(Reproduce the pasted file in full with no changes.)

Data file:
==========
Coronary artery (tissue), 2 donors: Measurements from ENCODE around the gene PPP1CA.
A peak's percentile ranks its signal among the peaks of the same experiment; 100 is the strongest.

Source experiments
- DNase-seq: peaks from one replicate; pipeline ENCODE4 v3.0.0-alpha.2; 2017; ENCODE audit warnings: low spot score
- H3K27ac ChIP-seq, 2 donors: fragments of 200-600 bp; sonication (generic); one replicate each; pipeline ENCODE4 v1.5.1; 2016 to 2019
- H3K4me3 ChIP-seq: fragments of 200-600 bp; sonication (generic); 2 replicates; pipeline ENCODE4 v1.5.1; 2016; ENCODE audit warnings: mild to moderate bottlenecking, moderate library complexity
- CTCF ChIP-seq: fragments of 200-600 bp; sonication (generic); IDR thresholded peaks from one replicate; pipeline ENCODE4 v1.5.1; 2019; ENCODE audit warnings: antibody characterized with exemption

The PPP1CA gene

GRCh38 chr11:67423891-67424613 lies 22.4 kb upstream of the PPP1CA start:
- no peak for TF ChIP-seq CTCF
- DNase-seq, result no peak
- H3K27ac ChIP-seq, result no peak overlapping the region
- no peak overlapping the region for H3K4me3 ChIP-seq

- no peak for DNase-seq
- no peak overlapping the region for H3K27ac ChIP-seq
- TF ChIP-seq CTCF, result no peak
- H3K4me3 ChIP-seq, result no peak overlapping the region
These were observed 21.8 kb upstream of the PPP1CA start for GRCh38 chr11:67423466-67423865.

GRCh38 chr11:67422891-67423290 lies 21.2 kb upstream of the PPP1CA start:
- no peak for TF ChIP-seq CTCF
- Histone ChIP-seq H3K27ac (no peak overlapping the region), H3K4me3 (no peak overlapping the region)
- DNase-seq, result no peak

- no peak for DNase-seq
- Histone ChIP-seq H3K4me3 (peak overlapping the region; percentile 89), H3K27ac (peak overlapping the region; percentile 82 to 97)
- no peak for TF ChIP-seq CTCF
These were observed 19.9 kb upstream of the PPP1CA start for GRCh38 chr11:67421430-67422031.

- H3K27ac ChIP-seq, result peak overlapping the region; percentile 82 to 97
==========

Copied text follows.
Coronary artery (tissue), 2 donors: Measurements from ENCODE around the gene PPP1CA.
A peak's percentile ranks its signal among the peaks of the same experiment; 100 is the strongest.

Source experiments
- DNase-seq: peaks from one replicate; pipeline ENCODE4 v3.0.0-alpha.2; 2017; ENCODE audit warnings: low spot score
- H3K27ac ChIP-seq, 2 donors: fragments of 200-600 bp; sonication (generic); one replicate each; pipeline ENCODE4 v1.5.1; 2016 to 2019
- H3K4me3 ChIP-seq: fragments of 200-600 bp; sonication (generic); 2 replicates; pipeline ENCODE4 v1.5.1; 2016; ENCODE audit warnings: mild to moderate bottlenecking, moderate library complexity
- CTCF ChIP-seq: fragments of 200-600 bp; sonication (generic); IDR thresholded peaks from one replicate; pipeline ENCODE4 v1.5.1; 2019; ENCODE audit warnings: antibody characterized with exemption

The PPP1CA gene

GRCh38 chr11:67423891-67424613 lies 22.4 kb upstream of the PPP1CA start:
- no peak for TF ChIP-seq CTCF
- DNase-seq, result no peak
- H3K27ac ChIP-seq, result no peak overlapping the region
- no peak overlapping the region for H3K4me3 ChIP-seq

- no peak for DNase-seq
- no peak overlapping the region for H3K27ac ChIP-seq
- TF ChIP-seq CTCF, result no peak
- H3K4me3 ChIP-seq, result no peak overlapping the region
These were observed 21.8 kb upstream of the PPP1CA start for GRCh38 chr11:67423466-67423865.

GRCh38 chr11:67422891-67423290 lies 21.2 kb upstream of the PPP1CA start:
- no peak for TF ChIP-seq CTCF
- Histone ChIP-seq H3K27ac (no peak overlapping the region), H3K4me3 (no peak overlapping the region)
- DNase-seq, result no peak

- no peak for DNase-seq
- Histone ChIP-seq H3K4me3 (peak overlapping the region; percentile 89), H3K27ac (peak overlapping the region; percentile 82 to 97)
- no peak for TF ChIP-seq CTCF
These were observed 19.9 kb upstream of the PPP1CA start for GRCh38 chr11:67421430-67422031.

- H3K27ac ChIP-seq, result peak overlapping the region; percentile 82 to 97